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Buckle up: BYU football will get heavy dose of road work in Big 12 | News, Sports, Jobs

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The BYU football team walks on the tarmac at Provo Airport to board a plane for a road trip during the 2022 season.

Courtesy BYU Photo

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A BYU football player loads his bag onto a bus during a road trip for the 2022 season.

Courtesy BYU Photo

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The BYU football team prepares to get on a plane for a trip to Oregon during the 2022 season.

Jaren Wilkey, BYU Photo

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BYU football players walk from the bus to Raymond James Stadium in Tampa before a game with South Florida during the 2022 season.

Jaren Wilkey, BYU Photo

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BYU players walk toward the team equipment truck during a road game at South Florida in the 2022 season.

Jaren Wilkey, BYU Photo

Welcome to borderless, coast-to-coast college football conferences.

The recent realignment madness makes no sense geographically and rivalries are getting shoved into the corner as television executives make the most crucial of decisions about which conferences live or die.

There are a wide range of areas affected by these moves, not the least of which is an increase in travel miles and hours on the road for all athletic programs, stretching budgets and other resources to their limits.

A recent CBS Sports.com story pointed out that UCLA and USC football will each travel more than 15,000 miles round trip in conference play during their inaugural Big Ten season. In 2024, the Bruins will travel to Rutgers (4,800 miles round trip) and the Trojans hustle their way to Maryland and Penn State, each trip turning into a 4,400-mile round trip.

BYU’s move into the Big 12 eased up on travel a bit when Utah, Colorado, Arizona and Arizona committed to join that conference in 2024, but the Cougars have been road warriors even since declaring independence in 2010. Last year, BYU played six road games during the regular season at South Florida (4,622 miles round trip), Oregon (1,646), Notre Dame in Las Vegas (770), Liberty (4,142), Boise State (750) and Stanford (1,610) for a total of 13,540 miles.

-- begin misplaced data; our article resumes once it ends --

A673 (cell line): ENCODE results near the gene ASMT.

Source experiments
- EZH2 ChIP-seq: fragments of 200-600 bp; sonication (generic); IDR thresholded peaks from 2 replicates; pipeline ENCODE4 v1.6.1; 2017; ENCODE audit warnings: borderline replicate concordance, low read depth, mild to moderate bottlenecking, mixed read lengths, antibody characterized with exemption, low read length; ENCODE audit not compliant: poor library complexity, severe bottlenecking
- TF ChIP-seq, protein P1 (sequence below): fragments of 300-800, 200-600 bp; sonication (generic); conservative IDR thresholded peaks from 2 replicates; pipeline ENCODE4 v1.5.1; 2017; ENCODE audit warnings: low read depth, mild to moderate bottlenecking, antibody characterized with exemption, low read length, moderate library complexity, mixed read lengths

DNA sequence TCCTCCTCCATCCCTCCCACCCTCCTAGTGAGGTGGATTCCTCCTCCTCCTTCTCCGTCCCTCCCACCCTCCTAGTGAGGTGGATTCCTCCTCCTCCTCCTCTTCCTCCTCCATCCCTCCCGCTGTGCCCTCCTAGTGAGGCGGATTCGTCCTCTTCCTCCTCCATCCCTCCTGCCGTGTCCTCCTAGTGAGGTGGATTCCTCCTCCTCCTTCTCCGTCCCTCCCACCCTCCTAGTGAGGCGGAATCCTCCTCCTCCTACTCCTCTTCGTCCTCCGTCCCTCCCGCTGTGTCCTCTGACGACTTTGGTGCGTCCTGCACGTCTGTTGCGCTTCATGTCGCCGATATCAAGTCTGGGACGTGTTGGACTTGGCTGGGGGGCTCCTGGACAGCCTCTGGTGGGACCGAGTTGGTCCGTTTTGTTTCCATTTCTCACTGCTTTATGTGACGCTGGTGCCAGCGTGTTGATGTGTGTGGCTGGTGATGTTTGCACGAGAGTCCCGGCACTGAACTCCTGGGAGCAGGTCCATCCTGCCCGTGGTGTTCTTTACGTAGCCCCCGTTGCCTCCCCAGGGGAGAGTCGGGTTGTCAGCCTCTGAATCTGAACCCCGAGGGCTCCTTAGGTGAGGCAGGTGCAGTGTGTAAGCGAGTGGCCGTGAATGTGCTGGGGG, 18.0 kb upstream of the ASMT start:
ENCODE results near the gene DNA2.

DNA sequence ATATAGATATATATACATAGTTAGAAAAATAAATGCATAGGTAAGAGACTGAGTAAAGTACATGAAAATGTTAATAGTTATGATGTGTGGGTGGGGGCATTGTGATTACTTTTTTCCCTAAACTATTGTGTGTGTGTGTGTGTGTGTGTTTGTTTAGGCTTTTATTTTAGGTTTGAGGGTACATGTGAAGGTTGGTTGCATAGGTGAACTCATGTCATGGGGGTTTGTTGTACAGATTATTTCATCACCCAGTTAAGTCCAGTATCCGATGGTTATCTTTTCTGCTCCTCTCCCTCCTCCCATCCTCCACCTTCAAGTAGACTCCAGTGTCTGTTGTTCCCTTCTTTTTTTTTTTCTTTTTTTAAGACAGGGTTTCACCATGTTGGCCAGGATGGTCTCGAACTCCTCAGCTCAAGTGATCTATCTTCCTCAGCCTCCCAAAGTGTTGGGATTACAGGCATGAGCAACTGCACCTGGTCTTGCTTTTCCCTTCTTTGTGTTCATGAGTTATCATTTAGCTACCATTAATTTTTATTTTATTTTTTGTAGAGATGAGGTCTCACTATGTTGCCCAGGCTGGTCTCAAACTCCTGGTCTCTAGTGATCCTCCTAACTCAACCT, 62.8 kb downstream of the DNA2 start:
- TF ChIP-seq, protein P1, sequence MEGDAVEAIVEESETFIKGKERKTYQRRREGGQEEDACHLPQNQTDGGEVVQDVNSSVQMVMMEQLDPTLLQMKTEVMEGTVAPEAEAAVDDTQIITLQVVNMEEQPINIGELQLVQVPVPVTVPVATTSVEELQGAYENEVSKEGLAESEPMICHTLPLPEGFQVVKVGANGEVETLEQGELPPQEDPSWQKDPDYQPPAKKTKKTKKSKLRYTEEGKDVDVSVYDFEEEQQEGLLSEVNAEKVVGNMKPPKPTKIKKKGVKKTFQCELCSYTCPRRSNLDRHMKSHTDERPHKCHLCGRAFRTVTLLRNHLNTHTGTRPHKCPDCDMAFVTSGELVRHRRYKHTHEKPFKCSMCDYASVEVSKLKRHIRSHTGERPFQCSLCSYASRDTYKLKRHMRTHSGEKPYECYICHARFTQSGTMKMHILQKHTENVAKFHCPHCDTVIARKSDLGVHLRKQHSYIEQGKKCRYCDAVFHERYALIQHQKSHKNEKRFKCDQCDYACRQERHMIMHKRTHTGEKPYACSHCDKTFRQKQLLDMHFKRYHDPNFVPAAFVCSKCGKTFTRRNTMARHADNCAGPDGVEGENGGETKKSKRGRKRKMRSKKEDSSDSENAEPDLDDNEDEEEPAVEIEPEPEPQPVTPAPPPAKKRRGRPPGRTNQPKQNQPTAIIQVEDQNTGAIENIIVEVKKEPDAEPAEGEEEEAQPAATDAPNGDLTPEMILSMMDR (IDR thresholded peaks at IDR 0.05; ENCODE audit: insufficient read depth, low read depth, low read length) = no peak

This season, the Cougars play six road game during the regular season, including Saturday at Arkansas (2,536 miles round trip), Kansas (2,092), TCU (2,346), Texas (2,494), West Virginia (3,832) and Oklahoma State (2,248), a total of 15, 548 miles.

Preparation and planning for football road trips has always existed in some form but BYU now relies heavily on its sports scientists, Coleby Clawson and Skyler Mayne, to create a program that gives the Cougars their best chance to perform well when they play away games.

“I think when you break down sports performance and sports science, it’s all about stimulus and recovery,” said Clawson, a former BYU linebacker. “With our sports science data we’re trying to track how the players respond to stimulus we’re giving, whether that’s in the weight room, in rehab or at practice and then how we help them recover from that stimulus adequately. We preach the basics: You’ve got to hydrate, you’ve got to have good nutrition and you’ve got to sleep. If you aren’t doing the basics, the little nuances we come up with aren’t going to help them that much.”